Dan O’Farrell and The Difference Engine // Talking Heads // 18.5.17

Dan O’Farrell and The Difference Engine // Talking Heads // 18.5.17
Dan O’Farrell and The Difference Engine are a band combined of your mainstream instruments plus, a commanding orchestra.
Despite the smaller size of your regular orchestra, Dan O’Farrell and the Difference Engine combined with a handful of skilled musicians still made a powerful sound all night. The set kicked off with ‘Problems Inherit within Global Capitalism’. The earie opener set a melancholy tone that was soon to be smashed out the way. However, the opener involved O’Farrell talking about his fortune in the sense that, “I’ve never been homeless or lived on the street, and I’ve genuinely always had enough to eat” before he then reminds the audience of the poverty problem by stating, “There are people using food bands in my country”. The informative lyrics layered over the mood-shifting melody makes it impossible not to listen to what O’Farrell must say. In 2013, The Quietus described O’Farrell as ‘possibly the smartest Southampton songwriter’, and that was reflected in the detailed, thought-provoking lyrics present in each track. With a folky twist amongst the vocals and informative themes, this young-spirited band captivated their diverse audience.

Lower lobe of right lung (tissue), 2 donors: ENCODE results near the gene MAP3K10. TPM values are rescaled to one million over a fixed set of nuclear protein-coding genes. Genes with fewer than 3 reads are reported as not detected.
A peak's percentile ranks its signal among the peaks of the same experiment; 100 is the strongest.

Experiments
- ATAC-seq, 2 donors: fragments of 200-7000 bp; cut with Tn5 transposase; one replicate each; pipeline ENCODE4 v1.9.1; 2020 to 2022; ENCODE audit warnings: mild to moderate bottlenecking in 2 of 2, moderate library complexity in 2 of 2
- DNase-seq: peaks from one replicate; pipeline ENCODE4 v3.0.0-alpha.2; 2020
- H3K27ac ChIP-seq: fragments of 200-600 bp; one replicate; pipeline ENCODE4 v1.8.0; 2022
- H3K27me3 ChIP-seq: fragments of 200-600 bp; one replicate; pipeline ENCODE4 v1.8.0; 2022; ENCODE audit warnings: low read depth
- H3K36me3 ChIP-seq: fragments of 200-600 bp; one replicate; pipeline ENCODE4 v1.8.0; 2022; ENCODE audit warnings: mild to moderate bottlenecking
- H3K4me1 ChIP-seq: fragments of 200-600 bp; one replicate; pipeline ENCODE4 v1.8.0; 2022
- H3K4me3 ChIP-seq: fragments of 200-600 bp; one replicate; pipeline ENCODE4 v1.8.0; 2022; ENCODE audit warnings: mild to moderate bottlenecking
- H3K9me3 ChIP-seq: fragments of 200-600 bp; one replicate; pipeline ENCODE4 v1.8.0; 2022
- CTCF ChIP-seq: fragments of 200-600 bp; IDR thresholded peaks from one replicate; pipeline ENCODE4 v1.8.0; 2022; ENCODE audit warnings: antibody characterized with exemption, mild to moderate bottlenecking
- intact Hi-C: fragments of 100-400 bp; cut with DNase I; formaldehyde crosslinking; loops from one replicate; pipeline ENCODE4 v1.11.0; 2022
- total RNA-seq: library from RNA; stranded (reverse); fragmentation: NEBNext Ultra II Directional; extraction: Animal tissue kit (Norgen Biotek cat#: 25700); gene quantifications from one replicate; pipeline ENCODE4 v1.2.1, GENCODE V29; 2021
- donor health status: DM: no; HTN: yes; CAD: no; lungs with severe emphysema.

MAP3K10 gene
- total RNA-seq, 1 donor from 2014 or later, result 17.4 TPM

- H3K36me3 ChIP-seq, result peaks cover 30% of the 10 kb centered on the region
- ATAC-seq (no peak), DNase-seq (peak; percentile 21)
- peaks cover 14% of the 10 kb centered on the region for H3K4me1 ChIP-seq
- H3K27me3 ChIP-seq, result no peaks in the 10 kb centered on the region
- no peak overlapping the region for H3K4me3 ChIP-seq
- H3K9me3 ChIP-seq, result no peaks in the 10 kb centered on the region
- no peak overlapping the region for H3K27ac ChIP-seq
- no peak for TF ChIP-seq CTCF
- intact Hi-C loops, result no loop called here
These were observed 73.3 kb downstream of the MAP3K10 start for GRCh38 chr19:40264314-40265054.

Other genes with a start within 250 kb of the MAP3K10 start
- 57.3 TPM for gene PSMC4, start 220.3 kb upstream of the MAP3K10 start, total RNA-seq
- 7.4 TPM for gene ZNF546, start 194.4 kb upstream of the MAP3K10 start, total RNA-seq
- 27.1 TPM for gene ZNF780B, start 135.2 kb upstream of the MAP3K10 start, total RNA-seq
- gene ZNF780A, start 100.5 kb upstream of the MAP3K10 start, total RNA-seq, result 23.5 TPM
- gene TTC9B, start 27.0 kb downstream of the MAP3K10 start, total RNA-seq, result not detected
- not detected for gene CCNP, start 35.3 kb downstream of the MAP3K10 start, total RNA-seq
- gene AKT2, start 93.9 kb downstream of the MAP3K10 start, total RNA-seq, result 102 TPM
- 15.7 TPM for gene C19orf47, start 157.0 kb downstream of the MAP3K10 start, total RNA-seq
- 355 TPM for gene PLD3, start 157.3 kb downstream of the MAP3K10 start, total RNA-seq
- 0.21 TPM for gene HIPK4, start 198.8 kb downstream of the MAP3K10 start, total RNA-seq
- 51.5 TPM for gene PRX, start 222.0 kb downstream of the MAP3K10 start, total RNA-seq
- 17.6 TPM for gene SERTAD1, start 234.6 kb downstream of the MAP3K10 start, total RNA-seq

The stand out track of the night was clearly ‘Your Facebook Feed is Not the World’. The more upbeat approach compared to some of his slower tracks gave an alternative tactic to preaching his point to the audience. The satirical twist of his upbeat slant and melancholy themes created a contradictory approach that was designed to inform and intrigue. The style is definitely a result of O’Farrell’s life as an English teacher; his career was also highlighted by his track, ‘Rosaline Wins’. Rosaline is a silent character in Romeo and Juliete and one that Romeo is firstly in love with. O’Farrell’s chorus repeats, “Rosaline wins, Rosaline wins ‘coz she’s still standing at the end, and if love wants you to die for it, then love is not your friend”. The chorus is layered over an almost medieval melody that keeps in touch with the consistent theme of the song.
With Friar Lawrence stating in Romeo and Juliete,
Holy Saint Francis, what a change is here!
Is Rosaline, whom thou didst love so dear,
So soon forsaken? Young men’s love then lies
Not truly in their hearts, but in their eyes”,
it is clear from that moment Rosaline is no longer in Romeo’s sights, which O’Farrell sees as her winning by avoiding the death-inducing love present in what could be considered Shakespeare’s most popular play.
With a packed-out audience of warm-hearted supporters, the evening was one to be enjoyed. The evening was a sincere, friendly atmosphere with like-minded people joining through their love for Dan O’Farrell.
Problems Inherent Within Global Capitalism

Through A Glass Darkly
Broken By Love
Your Facebook Feed Is Not The World
Nazarene Rifle Association
Light in your Darkness
Rosaline Wins
England’s So Ugly
Haunted Houses of the Hollywood Hills
Why I Don’t Do Covers


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